4 Key Components of a Food Journal

by Gina Crome, MS, MPH, RD on Dec 09, 2013

Food journals can be a great tool to help you lose weight. Journals allow you to document everything you eat in a day in one convenient location. Scientific literature has established that keeping track of what you eat and drink is an effective tactic for making dietary changes.

You can record your food intake on paper or electronically. An effective food journal should include these basics:

  • Date. It’s best to note the day of the week for quick comparisons of weekday and weekend intake.
  • Meal designation, time consumed. For example, “Breakfast—7:15 am.”
  • Food description. Ensure that all food and drinks are listed in detail (brand names, preparation methods, toppings used, and so on).
  • Quantities. Accuracy is very important, so clients should measure everything, preferably with a portable scale or measuring cups. The American Heart Association also offers guidelines for estimating portion sizes (AHA 2013); go to www.heart.org and search for “What is a serving?”
  • Notes. Encourage clients to designate an area in their food journal for recording notes/feelings just before or after a meal. This can help them recognize when they are more prone to unhealthy or unplanned eating, such as late at night in front of the television, after a stressful workday or following an argument with a loved one.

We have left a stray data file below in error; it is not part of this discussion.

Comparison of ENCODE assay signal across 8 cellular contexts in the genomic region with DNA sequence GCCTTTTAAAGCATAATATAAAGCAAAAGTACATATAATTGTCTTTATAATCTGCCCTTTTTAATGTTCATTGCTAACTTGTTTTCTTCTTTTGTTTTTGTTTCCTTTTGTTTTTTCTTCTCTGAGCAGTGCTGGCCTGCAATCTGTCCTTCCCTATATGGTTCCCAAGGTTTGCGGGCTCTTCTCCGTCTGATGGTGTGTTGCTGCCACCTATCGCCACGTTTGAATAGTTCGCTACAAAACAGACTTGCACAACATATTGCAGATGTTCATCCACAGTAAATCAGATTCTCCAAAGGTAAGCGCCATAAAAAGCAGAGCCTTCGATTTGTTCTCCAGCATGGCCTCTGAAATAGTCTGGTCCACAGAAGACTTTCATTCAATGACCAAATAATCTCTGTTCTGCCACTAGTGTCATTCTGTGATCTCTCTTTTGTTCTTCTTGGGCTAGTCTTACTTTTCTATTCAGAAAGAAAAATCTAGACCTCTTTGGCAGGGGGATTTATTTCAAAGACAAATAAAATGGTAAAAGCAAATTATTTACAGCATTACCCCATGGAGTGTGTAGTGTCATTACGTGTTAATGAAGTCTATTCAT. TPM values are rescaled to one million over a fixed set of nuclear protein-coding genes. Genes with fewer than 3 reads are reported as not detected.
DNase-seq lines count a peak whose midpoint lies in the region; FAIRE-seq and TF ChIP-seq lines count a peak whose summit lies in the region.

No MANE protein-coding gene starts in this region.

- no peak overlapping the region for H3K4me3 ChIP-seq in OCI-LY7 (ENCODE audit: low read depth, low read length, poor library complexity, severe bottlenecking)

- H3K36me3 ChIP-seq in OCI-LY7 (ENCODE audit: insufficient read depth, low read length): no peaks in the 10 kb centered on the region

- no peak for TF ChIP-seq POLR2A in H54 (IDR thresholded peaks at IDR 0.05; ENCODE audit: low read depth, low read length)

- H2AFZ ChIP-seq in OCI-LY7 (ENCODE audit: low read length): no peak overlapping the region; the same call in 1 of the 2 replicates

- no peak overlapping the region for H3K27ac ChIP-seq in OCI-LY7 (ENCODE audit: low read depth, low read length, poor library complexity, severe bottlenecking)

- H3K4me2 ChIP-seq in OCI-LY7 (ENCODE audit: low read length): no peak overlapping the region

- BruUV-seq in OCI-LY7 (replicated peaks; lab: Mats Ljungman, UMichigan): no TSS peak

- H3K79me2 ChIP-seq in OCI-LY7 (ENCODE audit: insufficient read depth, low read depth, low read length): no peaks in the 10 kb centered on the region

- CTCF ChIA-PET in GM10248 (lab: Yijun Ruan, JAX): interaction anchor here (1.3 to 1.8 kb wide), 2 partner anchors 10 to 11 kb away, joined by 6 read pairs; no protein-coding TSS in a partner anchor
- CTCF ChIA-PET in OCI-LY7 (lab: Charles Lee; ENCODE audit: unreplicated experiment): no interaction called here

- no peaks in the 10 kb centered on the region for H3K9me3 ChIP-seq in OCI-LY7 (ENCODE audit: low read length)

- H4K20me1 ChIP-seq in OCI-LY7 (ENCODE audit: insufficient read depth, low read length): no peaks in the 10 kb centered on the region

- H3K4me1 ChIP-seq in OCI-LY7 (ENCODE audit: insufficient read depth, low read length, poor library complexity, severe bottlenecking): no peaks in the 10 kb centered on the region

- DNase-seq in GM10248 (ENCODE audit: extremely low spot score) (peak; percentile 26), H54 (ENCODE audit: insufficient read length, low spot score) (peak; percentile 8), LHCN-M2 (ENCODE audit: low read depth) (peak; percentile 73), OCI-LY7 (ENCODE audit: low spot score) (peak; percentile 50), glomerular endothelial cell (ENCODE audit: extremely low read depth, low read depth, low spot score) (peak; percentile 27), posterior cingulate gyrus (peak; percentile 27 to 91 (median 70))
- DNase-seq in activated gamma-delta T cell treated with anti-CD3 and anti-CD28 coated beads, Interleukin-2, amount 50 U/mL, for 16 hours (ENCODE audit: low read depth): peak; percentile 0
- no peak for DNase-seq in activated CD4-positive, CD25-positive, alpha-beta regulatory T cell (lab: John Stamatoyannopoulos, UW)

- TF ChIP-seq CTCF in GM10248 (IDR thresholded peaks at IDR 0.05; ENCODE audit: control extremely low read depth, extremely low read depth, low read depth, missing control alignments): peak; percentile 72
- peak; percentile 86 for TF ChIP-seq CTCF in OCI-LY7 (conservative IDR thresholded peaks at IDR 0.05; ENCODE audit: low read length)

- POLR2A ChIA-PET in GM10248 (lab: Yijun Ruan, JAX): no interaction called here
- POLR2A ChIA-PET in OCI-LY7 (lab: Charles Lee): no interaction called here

Reviewing your journal occasionally can help you to identify areas where you are struggling and could still use some work.

To view the full article from the November 2013 issue of IDEA Food and Nutrition Tips click here.


AHA (American Heart Association). 2013. What is a serving? www.heart.org/HEARTORG/Caregiver/Replenish/WhatisaServing/What-is-a-Serving_UCM_301838_Article.jsp; retrieved Aug. 5, 2013.

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About the Author

Gina Crome, MS, MPH, RD

Gina Crome, MS, MPH, RD IDEA Author/Presenter

Gina Crome is a Registered Dietitian and Certified Personal Trainer through the American Council on Exercise. She holds a dual Masters Degree in Clinical Psychology as well as a Masters in Public Health Nutrition from Loma Linda University whereby she received the Selma Andrews Award for Excellence and Professionalism. Gina has worked to help people seeking to gain a better quality of life for over 20 years. She has struggled most of her life with her own weight, thus allowing her the compassion and understanding for those who are seeking answers. Throughout her career, she has worked with a number of individuals with issues directly affecting their self-esteem and ability to fully enjoy life.